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Through the selection of three characters in 'Journey's End' examine how Sherriff presents human weakness in the play.

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Through the selection of three characters in 'Journey's End' examine how Sherriff presents human weakness in the play. 'Journey's End' is an anti-war play written by R. C. Sherriff. It deals with the effects of war on a select group of officers and has a static setting: the dugout of these officers. The play explores the way war affects men, the concept of masculinity, the exploitation of youth during the war, as well as class differences and other themes. One overarching theme, which encompasses how war affects men and masculinity, is that of human weakness. Sherriff questions contemporary and modern views of human weakness, as well as asking whether mental disturbance is intrinsically tied to war and whether this can be avoided. Sherriff's decision to write 'Journey's End' as a play may simply be due to his own preferences; he may simply have wanted to write a play as opposed to a novel. However it allows an intimate atmosphere to be created between the audience and characters. In presenting human weakness Sherriff has the advantage of being able to force the audience to experience life in a dug-out - the noise, the claustrophobia, the constant threat of attack - thus sharing the stress of the environment between the characters and audience, and demanding that the audience empathise with the experiences of the characters through this. Sherriff's gender directly influences the play as Sherriff had served in the trenches during the First World War, something which would not have been possible had he been female. ...read more.


and this seems to be, from the frequent references, a common occurrence. This suggests both that drinking itself is a weakness of Stanhope's, but also that it is driven by the stress placed on him by his role in the army and within the war itself. It is therefore possible to surmise that Stanhope is trapped in a cycle: he drinks to cope with his 'weaknesses' regarding his inability to cope with the pressures placed on him by the war, but he also drinks because he is so used to it. Stanhope appears to be an alcoholic, although there is a clear reason for his alcoholism. Hibbert also drinks, but his motivations seem different from Stanhope's. He does use alcohol as a coping mechanism; when he tells Stanhope the real reason he wants to leave the trenches, becoming hysterical in the process, he gladly "takes the mug [of whisky] and drinks" as a way to calm himself down. Yet Hibbert seems to drink more socially than Stanhope; at the beginning of Act Three Scene Two he, Stanhope and Trotter are drinking from "two champagne bottles" and Hibbert's "high-pitched and excited" (and frequent) laughter suggests that he is drunk, but also that he is eager to please Stanhope by laughing at his jokes. This implies that Hibbert is keen to fit in and, factoring in his vain appearance, it seems as though other's opinions matter highly to him. This is another aspect of Hibbert's weakness, as well as the vice of drinking. ...read more.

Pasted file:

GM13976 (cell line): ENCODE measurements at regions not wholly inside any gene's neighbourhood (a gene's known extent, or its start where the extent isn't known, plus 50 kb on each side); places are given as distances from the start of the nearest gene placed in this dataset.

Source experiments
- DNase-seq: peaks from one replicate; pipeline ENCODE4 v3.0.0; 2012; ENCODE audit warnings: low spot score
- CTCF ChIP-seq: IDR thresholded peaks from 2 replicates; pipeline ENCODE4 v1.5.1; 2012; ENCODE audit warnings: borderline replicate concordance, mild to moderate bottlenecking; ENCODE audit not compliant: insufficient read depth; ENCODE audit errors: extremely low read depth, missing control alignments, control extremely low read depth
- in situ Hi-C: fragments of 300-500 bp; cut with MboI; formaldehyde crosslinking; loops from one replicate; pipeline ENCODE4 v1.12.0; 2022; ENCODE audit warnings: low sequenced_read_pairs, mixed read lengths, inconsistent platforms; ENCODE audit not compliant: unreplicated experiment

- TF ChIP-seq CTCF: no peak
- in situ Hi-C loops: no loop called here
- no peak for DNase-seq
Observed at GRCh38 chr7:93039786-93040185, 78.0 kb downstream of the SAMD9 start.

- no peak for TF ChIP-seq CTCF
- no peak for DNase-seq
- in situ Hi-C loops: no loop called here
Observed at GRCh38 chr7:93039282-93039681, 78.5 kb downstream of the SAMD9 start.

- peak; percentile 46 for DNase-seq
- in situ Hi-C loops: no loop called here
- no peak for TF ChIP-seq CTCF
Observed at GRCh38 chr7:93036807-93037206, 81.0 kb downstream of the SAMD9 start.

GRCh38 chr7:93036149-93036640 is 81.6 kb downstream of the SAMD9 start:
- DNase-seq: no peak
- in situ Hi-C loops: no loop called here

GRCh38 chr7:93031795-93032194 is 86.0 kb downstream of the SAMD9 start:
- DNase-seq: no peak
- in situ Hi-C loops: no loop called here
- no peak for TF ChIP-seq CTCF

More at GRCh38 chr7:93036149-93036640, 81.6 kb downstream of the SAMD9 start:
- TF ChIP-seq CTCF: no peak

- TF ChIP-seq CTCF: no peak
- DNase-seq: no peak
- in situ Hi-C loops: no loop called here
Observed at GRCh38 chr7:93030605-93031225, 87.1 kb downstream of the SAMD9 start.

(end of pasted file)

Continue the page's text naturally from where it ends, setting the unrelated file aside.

He speaks in short, commanding sentences, as befitting a senior officer. His short sentences and brief answers to Stanhope, such as "Yes. I suggested that." and "I'm afraid not. It's got to be done." also convey that he doesn't wish to discuss what Stanhope is talking about (the raid). The abrupt effect this gives his speech fits with the previous conclusion that he wishes to ignore the dangers the soldiers face, and additionally implies that he is, to a degree, incapable of sympathising with Stanhope and others' views. In 'Journey's End', Sherriff challenges commonly-held views of human weakness. He shows the audience through the character of Stanhope that even if someone appears outwardly strong and in control, they can still be considered 'weak'. He challenges the very concept of weakness, arguing through the prevalence of classically 'weak' behaviour in the play that what many people would have considered as being weak at the time the play was written and performed is in fact a perfectly logical response to war and combat situations. The view of weakness as being effeminate is also shown to be false through the fact that both Stanhope and Hibbert, such as when he says that he would rather die than go back into the trenches, can behave courageously, which is generally seen as a masculine characteristic. Sherriff also seems to conclude that mental disturbance is linked to warfare and, through the character of the Colonel, voices the opinion that this is partly because the officers do not see the soldiers as real people, but as pawns on a chessboard. Overall, Sherriff presents human weakness as something we all suffer from, albeit in different forms. ...read more.

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